Chart 9.11.9: Potential jurisdictional minimum wage outcomes over a 10 year period

This chart shows the expected 10 year transition path for each State and Territory to align with the 44% minimum wage benchmark.

Source: Fair Work Ombudsman, 2013; ABS, 2013b; National Commission of Audit.

On current trends, the minimum wage in approximately half of the States would be set equal to the ‘Minimum Wage Benchmark’. This would include New South Wales, Western Australia, the Australian Capital Territory and the Northern Territory. Victoria, Queensland, South Australia and Tasmania, where Average Weekly Earnings are generally lower, would be set by the benchmark of 44 per cent of that jurisdiction’s Average Weekly Earnings.

The Commission recommends that, should this transition method imply a reduction in the nominal minimum wage in a particular jurisdiction, the wage should instead be kept constant until aligned with the 44 per cent of Average Weekly Earnings in that jurisdiction. This may apply to Tasmania, which on current trends would reach 44 per cent of Average Weekly Earnings in that State in a little over 10 years.

The Commission estimates that, on current trends, by the end of 2023 Victoria can be expected to have a minimum wage of $681.00, Queensland $702.00, South Australia $637.00 and Tasmania $622.00. The other States and Territories (ACT, NSW, Western Australia and Northern Territory) could be expected to have a minimum wage of around $722.00.

After this period, each State’s minimum wage will grow in line with State Average Weekly Earnings. This will ensure that the minimum wage in each State reflects local economic conditions.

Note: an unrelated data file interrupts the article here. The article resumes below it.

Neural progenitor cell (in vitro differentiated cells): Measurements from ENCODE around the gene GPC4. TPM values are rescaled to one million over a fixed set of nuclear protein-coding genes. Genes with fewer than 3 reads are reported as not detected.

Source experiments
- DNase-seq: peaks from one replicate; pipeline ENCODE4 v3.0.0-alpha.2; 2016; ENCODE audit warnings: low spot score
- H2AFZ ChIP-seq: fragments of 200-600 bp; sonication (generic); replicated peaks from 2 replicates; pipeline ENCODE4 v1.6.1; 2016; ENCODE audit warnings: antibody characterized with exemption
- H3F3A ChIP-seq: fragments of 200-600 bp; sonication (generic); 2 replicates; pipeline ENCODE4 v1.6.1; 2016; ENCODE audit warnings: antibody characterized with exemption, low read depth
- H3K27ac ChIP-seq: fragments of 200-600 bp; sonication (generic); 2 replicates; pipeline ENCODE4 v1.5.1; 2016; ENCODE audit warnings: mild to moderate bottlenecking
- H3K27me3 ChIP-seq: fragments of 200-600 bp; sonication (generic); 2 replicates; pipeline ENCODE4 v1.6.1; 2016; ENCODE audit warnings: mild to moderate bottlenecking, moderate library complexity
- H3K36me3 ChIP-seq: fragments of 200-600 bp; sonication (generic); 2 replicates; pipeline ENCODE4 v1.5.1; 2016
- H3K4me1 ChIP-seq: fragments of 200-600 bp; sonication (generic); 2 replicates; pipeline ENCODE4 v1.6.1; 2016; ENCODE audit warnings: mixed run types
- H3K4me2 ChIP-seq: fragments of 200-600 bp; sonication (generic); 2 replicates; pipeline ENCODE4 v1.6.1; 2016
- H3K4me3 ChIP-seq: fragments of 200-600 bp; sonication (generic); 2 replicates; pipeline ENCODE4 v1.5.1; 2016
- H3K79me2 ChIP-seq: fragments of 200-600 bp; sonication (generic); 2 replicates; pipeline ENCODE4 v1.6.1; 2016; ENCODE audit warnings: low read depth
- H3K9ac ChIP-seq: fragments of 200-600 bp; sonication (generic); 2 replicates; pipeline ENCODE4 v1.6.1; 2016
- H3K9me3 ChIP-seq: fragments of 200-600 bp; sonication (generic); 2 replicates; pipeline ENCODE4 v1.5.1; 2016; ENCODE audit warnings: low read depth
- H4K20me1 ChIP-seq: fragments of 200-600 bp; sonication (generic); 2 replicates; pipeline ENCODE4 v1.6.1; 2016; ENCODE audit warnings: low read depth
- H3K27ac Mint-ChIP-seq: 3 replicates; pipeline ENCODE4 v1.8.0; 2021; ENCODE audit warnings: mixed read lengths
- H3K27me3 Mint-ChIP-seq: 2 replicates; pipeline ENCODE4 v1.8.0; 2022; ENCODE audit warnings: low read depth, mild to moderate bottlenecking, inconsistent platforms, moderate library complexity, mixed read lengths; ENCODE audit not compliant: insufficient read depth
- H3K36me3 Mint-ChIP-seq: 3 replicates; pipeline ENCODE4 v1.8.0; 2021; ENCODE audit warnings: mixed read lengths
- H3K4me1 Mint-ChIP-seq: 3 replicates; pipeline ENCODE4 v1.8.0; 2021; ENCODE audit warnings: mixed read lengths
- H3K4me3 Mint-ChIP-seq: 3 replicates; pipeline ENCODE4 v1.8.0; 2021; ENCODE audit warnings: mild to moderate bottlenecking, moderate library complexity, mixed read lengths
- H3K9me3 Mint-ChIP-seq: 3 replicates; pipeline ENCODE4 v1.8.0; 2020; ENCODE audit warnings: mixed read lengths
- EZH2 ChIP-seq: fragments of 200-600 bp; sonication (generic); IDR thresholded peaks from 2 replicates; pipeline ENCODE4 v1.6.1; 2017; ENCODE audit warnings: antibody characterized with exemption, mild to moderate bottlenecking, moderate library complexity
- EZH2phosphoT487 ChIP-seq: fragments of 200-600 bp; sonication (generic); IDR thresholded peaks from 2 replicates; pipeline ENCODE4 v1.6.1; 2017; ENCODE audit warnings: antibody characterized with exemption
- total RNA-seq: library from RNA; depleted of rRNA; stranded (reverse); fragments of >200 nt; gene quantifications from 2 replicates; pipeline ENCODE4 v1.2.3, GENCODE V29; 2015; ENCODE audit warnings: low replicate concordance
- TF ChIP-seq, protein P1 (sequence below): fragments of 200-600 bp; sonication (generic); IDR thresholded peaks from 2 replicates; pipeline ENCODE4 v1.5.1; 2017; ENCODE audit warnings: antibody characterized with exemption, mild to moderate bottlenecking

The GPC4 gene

The Commission suggests a review be undertaken after five years. This review point will allow recalibration of transition paths if Average Weekly Earnings deviate significantly from current trends.

Importantly, financial incentives to work would be maintained as the minimum wage is expected to still be more than double the rate of Newstart Allowance in most States by the end of the transition period (Newstart Allowance is expected to be around $320 by 2023‑24).

The recommendations are expected to make Australia’s minimum wage more comparable to other major economies including Canada, New Zealand and the United Kingdom.

Department of Employment to set the minimum wage

Currently the minimum wage is set by a special panel of the Fair Work Commission. This process is separate from government. Government is free to make submissions to the proceedings but cannot determine outcomes.

This proposal is to instead make the setting of the minimum wage an administrative process, possibly implemented by the Department of Employment.


The Commission considers that the Government should introduce these new arrangements to the extent it has constitutional power, or work with the States to ensure implementation.


Australian Bureau of Statistics (ABS) 2013a, Labour Force, Australia, cat. no. 6291.0.55.001, ABS, Canberra.

Australian Bureau of Statistics 2013b, Average Weekly Earnings, Australia, cat. no. 6302, ABS, Canberra.

Australian Government 2013a, Budget 2013-14, Australian Government, Canberra.

Australian Government 2013b, Mid-Year Economic and Fiscal Outlook 2013-14, Australian Government, Canberra.

Department of Human Services 2014, A Guide to Australian Government Payments, 1 January 2013-19 March 2014, Centrelink, Canberra.

Fair Work Ombudsman 2013, National Minimum Wage, viewed December 2013, <http://www.fairwork.gov.au/pay/national-minimum-wage/Pages/default.aspx>.

Joint Commonwealth Departments (Interagency) Submission 2012, Senate Inquiry on the Adequacy of the Allowance Payment System for Job Seekers and Others, Canberra.

Liberal Party of Australia and National Party of Australia 2013a, The Coalition’s Policy to Create Jobs by Boosting Productivity, Canberra.

OECD 2012, Labour; Earnings; Real Minimum Wages, OECD StatExtracts, OECD Publishing, Paris.